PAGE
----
Right To Repair

WashPIRG Foundation releases updated “Failing the Fix” report grading electronic device manufacturers on repairability

The updated report will help Washingtonians save money and reduce e-waste by informing them of which personal electronic devices are the most (and least) fixable.

Pam Clough | TPIN

On Thursday, WashPIRG Foundation released its updated “Failing the Fix” report grading manufacturers like Google, Samsung, Dell, and Apple on the repairability of their devices.

At an event across from the Google Park View building in Fremont, Zero Waste Associate Dax Tate spoke with media about the report and its significance for consumers, as well as the importance of repair more generally.

Our cellphones and laptops have become central to our ability to do work, go to school, or just socialize with family and friends. As devices become more important, so too does the ability to repair them when they break. This report breaks down some of the most popular electronics manufacturers and scores them according to five categories, resulting in an overall repairability score that consumers can use at the point of purchase.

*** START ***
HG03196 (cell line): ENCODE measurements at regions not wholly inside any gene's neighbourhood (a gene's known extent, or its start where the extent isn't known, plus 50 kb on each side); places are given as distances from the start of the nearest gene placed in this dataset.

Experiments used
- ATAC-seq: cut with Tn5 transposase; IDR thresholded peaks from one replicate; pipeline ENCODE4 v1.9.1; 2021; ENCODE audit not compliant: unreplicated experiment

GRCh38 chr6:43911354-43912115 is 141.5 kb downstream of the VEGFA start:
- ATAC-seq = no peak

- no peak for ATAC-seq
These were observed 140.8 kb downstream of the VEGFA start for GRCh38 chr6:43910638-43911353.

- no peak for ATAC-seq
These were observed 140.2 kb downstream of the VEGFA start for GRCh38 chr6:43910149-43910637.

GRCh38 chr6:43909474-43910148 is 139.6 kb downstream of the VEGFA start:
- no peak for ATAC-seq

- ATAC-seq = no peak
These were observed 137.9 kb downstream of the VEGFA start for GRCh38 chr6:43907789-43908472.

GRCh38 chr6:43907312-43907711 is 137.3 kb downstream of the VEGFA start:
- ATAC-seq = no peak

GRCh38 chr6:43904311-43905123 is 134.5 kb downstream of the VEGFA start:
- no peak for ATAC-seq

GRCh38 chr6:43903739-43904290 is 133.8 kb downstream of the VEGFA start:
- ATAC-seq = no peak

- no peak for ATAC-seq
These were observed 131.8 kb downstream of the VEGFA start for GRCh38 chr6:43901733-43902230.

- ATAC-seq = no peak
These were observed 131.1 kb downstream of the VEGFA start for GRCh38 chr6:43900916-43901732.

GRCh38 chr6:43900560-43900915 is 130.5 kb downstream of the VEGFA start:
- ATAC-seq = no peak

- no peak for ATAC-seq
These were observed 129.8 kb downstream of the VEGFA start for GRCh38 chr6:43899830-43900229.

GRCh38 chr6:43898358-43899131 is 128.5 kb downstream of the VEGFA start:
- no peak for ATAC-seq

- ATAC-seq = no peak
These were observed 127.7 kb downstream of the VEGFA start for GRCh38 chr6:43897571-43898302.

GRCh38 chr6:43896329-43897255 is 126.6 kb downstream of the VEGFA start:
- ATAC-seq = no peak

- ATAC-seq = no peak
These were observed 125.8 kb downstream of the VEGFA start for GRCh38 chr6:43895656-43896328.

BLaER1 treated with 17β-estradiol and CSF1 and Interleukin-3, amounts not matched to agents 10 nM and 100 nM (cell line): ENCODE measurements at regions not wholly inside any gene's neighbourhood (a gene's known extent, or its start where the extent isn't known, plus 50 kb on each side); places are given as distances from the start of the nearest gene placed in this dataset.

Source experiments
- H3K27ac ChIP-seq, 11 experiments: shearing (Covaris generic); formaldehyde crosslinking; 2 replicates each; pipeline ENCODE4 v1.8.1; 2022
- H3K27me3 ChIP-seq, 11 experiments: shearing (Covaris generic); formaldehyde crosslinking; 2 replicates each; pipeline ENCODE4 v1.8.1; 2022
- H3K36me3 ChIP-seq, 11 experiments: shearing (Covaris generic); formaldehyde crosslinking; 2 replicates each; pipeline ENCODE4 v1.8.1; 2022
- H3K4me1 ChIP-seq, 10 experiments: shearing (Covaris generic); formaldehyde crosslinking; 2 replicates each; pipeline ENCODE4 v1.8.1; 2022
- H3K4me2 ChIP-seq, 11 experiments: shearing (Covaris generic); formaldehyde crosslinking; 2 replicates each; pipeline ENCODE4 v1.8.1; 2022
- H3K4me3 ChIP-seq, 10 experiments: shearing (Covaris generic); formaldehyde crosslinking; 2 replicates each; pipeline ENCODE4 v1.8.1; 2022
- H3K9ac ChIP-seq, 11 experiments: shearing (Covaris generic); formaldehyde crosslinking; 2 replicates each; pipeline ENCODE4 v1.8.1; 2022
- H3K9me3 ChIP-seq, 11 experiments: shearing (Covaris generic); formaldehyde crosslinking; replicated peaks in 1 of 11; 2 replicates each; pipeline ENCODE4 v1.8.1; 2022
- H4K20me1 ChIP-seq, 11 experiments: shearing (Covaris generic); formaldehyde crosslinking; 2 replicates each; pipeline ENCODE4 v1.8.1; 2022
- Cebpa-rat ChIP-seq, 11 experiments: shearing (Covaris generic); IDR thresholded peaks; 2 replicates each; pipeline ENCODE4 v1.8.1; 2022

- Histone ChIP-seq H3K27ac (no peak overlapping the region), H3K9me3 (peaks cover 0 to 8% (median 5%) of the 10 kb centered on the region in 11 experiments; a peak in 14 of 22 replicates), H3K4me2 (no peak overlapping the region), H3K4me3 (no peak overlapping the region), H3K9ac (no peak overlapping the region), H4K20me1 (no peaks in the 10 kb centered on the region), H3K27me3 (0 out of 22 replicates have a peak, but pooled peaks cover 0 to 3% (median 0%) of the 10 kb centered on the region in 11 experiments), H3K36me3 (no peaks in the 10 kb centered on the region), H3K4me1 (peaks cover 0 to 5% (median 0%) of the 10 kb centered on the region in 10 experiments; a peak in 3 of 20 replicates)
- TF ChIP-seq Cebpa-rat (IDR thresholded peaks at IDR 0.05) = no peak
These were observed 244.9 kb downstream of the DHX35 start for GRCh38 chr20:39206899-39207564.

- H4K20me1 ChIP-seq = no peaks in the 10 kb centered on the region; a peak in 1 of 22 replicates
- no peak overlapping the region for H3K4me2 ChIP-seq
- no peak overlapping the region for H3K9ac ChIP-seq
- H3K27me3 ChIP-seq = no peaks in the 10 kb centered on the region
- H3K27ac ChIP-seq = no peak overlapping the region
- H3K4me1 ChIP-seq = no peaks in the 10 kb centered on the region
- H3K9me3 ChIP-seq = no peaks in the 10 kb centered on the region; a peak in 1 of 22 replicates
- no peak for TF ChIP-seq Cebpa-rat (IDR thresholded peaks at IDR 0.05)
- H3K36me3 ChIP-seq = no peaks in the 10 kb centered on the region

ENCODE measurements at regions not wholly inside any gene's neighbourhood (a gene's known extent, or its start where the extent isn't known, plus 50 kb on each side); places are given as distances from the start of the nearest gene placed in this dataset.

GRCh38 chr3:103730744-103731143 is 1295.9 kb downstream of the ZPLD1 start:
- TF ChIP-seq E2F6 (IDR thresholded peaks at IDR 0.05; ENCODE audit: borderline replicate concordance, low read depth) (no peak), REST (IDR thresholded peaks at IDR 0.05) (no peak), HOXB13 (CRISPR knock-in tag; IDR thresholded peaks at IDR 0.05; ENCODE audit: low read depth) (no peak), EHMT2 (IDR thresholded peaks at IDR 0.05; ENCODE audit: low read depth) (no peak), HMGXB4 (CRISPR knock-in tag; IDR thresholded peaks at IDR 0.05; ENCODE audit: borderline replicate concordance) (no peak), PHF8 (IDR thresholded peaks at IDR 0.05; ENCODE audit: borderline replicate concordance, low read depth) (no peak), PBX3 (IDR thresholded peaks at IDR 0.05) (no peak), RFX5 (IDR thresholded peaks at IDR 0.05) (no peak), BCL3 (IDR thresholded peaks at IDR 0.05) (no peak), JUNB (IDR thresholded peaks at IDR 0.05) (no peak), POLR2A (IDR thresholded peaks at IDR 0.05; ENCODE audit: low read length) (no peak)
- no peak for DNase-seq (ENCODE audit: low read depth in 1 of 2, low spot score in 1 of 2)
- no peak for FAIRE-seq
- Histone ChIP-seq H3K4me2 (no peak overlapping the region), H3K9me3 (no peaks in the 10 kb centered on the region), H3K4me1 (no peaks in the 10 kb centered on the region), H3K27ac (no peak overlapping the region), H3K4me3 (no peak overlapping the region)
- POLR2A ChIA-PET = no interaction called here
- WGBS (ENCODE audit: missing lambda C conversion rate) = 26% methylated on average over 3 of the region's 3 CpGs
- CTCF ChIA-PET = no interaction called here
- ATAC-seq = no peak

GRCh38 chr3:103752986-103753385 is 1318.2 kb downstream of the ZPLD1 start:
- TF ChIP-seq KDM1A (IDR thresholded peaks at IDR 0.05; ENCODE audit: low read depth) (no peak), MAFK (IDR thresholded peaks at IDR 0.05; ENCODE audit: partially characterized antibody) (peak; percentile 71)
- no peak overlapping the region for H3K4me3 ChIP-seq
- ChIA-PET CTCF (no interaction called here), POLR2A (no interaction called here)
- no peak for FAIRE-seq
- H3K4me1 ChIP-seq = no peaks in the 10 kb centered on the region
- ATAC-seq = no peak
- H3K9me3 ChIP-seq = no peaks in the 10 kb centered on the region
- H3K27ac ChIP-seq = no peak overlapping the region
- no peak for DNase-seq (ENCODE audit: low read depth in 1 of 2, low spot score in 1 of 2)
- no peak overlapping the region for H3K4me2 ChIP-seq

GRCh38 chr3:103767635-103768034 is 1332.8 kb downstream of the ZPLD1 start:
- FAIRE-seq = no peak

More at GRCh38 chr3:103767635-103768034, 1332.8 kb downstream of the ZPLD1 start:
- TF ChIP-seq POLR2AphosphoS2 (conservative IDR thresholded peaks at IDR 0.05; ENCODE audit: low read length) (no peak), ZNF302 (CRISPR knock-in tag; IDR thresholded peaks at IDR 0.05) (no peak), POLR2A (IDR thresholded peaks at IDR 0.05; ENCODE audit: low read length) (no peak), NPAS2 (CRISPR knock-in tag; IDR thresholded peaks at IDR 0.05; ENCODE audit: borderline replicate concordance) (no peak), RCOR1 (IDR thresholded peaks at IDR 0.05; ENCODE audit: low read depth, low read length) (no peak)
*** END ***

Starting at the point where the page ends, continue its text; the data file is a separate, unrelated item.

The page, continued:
Previous reports have found that Washington consumers could save over $960 million per year if they had the ability to extend the lifespan of their devices by 50% through repair. This report will help to educate consumers on the repairability of their devices, but we also need Right to Repair reforms to increase the affordability and accessibility of repair. The Fair Repair Act (HB 1392), which passed the House Committee on Consumer Protection and Business Wednesday afternoon, would establish Right to Repair reforms in Washington by requiring manufacturers of personal electronics to provide consumers and independent repair shops with the parts, tools, and information necessary to fix our devices.

Dax Tate
Dax Tate

Former Zero Waste Campaign Associate, WashPIRG Foundation

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